What are the consequences of using a convertible note instead of a conventional promissory note to borrow money for your company?
Convertible notes are promissory notes with a secondary business purpose other than debt representation. Convertible notes have all of the features of a standard promissory note, such as an interest rate and a security promise (if applicable).
The difference is that under a convertible note, the lender (also known as the creditor or holder) has the option to convert all or part of the outstanding debt into the corporation's shares in specific situations
When Would I Use a Convertible Promissory Note?
It is commonplace for corporations to use convertible notes in business dealings. Here are a few likely scenarios:
A convertible note, like a conventional promissory note, must deal with the question of prepayment. Having the option of making prepayments without penalty is usually in the best interests of the company. However, as with any loan, prepayment would prohibit the lender from getting the agreed-upon future interest payments. Furthermore, in the case of a convertible note, a lender may refuse to accept prepayment if it believes the firm has potential and would prefer to keep its options open to become a future stakeholder. Prepayment is a topic that must be discussed between the lender and the company, and it must always be addressed in the convertible note's terms.
Treatment of the Note
For accounting purposes, the outstanding balance of the loan is classified as debt, not equity, until the lender converts the note into company stock. This means that the lender normally has no stockholder rights, such as voting rights, distribution rights, and so on, until the note is converted.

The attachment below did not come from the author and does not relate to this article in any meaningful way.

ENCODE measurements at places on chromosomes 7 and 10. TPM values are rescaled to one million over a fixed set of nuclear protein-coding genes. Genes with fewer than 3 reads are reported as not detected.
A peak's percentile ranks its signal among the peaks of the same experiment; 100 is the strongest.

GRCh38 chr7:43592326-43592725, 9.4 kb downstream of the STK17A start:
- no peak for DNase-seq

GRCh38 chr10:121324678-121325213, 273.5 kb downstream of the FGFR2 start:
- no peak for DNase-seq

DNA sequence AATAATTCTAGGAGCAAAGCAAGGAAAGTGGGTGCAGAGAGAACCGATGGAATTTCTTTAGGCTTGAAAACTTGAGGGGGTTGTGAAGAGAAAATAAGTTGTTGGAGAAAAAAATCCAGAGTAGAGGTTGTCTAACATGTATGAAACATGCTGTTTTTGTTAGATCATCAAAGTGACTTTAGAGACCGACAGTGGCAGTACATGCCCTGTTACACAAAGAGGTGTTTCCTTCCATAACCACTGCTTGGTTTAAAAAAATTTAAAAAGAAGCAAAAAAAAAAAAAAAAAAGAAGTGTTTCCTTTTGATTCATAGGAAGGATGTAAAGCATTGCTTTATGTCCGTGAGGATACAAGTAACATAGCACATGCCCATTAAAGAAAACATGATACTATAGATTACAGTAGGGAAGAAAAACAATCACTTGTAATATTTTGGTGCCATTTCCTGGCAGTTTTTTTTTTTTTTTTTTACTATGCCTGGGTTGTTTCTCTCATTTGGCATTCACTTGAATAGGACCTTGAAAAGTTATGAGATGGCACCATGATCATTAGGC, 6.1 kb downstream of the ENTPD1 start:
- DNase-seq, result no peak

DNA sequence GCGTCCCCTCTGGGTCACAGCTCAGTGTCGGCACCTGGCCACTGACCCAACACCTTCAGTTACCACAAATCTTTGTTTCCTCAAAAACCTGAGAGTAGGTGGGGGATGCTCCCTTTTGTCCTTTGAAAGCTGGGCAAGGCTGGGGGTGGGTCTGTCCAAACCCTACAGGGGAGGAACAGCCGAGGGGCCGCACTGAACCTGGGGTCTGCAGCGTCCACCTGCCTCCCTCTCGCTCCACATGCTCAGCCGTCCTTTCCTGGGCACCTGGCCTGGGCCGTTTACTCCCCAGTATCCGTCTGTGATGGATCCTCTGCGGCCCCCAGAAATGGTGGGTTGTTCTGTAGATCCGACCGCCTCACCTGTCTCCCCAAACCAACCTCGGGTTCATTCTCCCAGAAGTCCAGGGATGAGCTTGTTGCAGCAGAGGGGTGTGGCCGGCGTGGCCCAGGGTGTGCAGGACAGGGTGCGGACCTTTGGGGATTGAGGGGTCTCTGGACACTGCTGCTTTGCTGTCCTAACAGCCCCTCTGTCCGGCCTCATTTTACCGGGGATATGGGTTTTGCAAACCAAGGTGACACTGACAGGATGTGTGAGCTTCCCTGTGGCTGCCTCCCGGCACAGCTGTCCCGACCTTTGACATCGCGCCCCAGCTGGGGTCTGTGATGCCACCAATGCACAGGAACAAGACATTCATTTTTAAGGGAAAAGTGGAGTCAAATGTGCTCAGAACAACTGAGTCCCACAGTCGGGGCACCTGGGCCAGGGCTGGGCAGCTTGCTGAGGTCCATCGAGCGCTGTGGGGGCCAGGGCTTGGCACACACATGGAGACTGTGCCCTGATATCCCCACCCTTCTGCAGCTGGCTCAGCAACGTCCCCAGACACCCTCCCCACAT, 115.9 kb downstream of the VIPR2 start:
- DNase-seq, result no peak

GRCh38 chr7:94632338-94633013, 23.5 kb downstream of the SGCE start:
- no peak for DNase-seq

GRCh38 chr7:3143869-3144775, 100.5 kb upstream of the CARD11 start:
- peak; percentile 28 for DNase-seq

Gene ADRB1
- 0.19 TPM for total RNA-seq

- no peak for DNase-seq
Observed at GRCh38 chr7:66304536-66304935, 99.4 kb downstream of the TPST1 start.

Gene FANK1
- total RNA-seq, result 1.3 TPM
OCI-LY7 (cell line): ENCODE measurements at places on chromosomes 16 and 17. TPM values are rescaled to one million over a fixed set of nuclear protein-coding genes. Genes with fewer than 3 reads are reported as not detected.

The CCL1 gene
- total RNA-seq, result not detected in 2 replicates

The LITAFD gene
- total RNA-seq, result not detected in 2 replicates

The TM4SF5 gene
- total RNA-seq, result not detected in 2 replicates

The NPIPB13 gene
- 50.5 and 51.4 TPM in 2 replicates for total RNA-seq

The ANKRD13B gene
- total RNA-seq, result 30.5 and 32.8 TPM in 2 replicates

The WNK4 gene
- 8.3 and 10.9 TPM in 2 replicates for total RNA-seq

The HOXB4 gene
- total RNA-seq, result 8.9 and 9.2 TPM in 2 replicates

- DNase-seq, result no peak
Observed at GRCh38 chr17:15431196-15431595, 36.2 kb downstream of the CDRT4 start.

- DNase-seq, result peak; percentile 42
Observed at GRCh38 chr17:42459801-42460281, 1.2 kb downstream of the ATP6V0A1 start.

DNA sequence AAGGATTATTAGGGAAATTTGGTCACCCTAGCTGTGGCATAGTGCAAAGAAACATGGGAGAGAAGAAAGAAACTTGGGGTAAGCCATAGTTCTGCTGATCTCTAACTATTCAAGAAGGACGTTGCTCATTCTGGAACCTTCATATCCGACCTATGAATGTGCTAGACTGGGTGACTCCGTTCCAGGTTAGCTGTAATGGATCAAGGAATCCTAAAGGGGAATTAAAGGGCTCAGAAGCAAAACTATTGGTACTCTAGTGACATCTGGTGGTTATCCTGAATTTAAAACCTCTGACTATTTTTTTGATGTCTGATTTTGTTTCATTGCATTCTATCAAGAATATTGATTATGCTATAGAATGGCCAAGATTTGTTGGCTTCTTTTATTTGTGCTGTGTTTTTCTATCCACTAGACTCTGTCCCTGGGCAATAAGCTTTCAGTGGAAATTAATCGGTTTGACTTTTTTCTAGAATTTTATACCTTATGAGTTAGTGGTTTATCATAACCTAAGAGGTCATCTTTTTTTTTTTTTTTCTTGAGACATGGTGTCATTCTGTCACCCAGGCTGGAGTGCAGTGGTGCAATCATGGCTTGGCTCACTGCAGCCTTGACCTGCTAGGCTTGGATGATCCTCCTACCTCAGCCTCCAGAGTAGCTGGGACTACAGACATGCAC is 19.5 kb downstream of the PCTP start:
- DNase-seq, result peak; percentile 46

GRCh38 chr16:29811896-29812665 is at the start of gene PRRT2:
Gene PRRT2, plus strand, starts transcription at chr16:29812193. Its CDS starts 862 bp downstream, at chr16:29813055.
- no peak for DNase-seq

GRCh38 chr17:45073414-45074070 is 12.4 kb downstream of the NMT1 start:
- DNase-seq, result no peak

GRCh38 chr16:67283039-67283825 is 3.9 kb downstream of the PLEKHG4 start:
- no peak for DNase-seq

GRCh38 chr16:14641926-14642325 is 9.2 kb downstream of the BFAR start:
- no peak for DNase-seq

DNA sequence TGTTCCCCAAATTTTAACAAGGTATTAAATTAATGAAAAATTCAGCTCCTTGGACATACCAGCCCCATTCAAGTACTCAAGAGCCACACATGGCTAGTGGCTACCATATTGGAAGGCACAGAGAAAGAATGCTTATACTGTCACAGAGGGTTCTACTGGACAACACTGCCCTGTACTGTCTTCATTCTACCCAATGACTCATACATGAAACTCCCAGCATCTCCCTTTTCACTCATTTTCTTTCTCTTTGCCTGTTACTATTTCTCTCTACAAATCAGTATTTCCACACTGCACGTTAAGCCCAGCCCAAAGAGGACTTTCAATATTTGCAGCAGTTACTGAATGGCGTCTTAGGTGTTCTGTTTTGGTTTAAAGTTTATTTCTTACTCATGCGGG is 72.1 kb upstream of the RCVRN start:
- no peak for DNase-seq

Triggers for Conversion
The terms of the convertible note can provide that the loan is converted into stock based on a variety of triggering events, which can include the following:
The ability of the holder to convert the note into business equity is a significant issue that the company (as borrower) and the holder must carefully consider. Given that stock ownership is typically the primary means for a party to exert control over company management while also earning a profit, the holder will desire as much flexibility as possible when it comes to conversion circumstances. Similarly, the borrower will want to get as many conversion delays and/or constraints as feasible.
Note that in the event of a liquidation, debt holders receive priority over equity holders in the distribution of remaining cash and assets, posing a danger to the creditor. As a result, if the debt is converted into stock, the holder will lose priority if the company is dissolved or declares bankruptcy.
Methods of Conversion
The next stage is to determine how many shares the debt is convertible into when the holder initiates a conversion. This is obviously important not only to the lender, but also to the remaining stockholders, who want to be as diluted as possible. In the calculation of outstanding debt, all methods of conversion commonly include accumulated and unpaid interest. The type of stock into which the note is convertible (whether common stock or a series of preferred stock) must also be agreed between the lender and the corporation. Keep in mind that the computations below may not always result in complete numbers of shares being issued to the lender, resulting in fractional shares. The convertible note's terms should state whether fractional shares should be rounded up to the next whole share or treated differently.
The following are various options for calculating the conversion of outstanding debt into shares of the corporation:
Adjustments for Stock Splits or Recapitalization
Note that the terms of the convertible note, including those for conversion, should be subject to change in the event of stock combinations, stock splits, or recapitalizations, unless doing so would be detrimental to the firm (as the borrower) or you (as a potential lender).
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